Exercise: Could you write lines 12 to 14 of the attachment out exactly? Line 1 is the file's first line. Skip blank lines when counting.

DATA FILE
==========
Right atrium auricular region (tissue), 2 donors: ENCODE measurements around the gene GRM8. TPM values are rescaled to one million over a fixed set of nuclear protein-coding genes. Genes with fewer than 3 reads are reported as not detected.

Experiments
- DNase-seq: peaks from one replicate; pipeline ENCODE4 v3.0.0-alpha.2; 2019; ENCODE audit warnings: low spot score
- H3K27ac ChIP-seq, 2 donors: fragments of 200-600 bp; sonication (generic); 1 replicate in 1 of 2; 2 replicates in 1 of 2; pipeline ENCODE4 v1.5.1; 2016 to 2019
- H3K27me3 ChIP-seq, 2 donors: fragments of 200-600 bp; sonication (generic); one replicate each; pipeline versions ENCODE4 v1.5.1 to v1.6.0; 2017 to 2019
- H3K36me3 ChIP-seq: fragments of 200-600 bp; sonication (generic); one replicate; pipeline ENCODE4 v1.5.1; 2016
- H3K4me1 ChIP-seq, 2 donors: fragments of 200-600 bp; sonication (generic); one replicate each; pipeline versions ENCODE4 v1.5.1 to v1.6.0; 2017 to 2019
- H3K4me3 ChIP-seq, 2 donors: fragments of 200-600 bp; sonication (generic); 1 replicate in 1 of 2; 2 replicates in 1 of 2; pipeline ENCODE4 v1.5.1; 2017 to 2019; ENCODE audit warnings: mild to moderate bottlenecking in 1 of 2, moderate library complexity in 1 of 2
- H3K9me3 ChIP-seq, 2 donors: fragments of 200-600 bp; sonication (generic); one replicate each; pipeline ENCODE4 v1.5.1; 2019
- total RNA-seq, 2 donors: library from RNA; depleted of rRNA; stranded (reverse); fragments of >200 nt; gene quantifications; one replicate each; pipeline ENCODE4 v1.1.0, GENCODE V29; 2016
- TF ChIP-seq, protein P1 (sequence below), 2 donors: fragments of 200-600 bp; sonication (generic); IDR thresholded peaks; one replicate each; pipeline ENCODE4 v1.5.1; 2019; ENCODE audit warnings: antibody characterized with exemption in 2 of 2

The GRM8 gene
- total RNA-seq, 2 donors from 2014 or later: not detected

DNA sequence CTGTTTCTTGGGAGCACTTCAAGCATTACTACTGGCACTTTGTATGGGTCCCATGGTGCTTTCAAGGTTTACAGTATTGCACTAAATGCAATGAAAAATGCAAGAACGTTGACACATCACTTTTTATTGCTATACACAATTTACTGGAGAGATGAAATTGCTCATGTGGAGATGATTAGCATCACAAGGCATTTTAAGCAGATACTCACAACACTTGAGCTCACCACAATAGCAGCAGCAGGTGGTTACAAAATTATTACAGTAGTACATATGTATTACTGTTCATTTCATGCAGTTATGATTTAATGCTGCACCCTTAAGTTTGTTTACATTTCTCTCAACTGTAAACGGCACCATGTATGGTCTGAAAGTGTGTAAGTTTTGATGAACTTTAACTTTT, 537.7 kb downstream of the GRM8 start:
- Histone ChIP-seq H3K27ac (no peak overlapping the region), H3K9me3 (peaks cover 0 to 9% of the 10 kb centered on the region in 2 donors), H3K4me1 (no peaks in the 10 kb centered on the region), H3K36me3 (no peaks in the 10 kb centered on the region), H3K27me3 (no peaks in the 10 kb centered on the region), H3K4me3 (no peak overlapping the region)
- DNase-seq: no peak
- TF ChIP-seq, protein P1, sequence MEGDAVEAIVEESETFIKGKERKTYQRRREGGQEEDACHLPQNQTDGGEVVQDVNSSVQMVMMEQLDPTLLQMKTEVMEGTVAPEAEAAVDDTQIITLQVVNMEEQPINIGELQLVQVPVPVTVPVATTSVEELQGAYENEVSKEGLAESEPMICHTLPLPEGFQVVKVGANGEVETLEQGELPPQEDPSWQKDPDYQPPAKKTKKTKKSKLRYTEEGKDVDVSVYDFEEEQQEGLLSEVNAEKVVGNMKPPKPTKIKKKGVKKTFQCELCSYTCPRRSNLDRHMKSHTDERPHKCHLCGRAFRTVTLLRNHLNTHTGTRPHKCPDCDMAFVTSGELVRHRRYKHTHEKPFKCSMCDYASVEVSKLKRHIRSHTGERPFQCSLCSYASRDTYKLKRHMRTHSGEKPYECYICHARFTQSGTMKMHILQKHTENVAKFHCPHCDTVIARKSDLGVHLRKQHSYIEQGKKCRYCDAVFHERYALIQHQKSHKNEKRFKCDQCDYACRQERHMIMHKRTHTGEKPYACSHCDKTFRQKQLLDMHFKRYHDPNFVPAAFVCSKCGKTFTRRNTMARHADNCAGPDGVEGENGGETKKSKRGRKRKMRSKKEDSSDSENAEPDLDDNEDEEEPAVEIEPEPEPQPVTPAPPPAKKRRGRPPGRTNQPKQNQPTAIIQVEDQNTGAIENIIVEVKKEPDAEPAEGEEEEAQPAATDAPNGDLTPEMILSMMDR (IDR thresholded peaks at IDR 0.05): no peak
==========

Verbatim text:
The GRM8 gene
- total RNA-seq, 2 donors from 2014 or later: not detected

DNA sequence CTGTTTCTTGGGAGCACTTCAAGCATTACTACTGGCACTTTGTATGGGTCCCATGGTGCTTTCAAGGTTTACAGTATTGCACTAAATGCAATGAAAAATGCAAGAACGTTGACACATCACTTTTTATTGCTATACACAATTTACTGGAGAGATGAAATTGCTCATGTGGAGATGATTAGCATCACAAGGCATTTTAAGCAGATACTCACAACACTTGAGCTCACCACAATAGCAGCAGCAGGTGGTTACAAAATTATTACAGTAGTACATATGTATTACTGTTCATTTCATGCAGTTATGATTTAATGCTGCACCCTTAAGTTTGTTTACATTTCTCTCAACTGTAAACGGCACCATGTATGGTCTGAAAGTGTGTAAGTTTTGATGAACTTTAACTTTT, 537.7 kb downstream of the GRM8 start: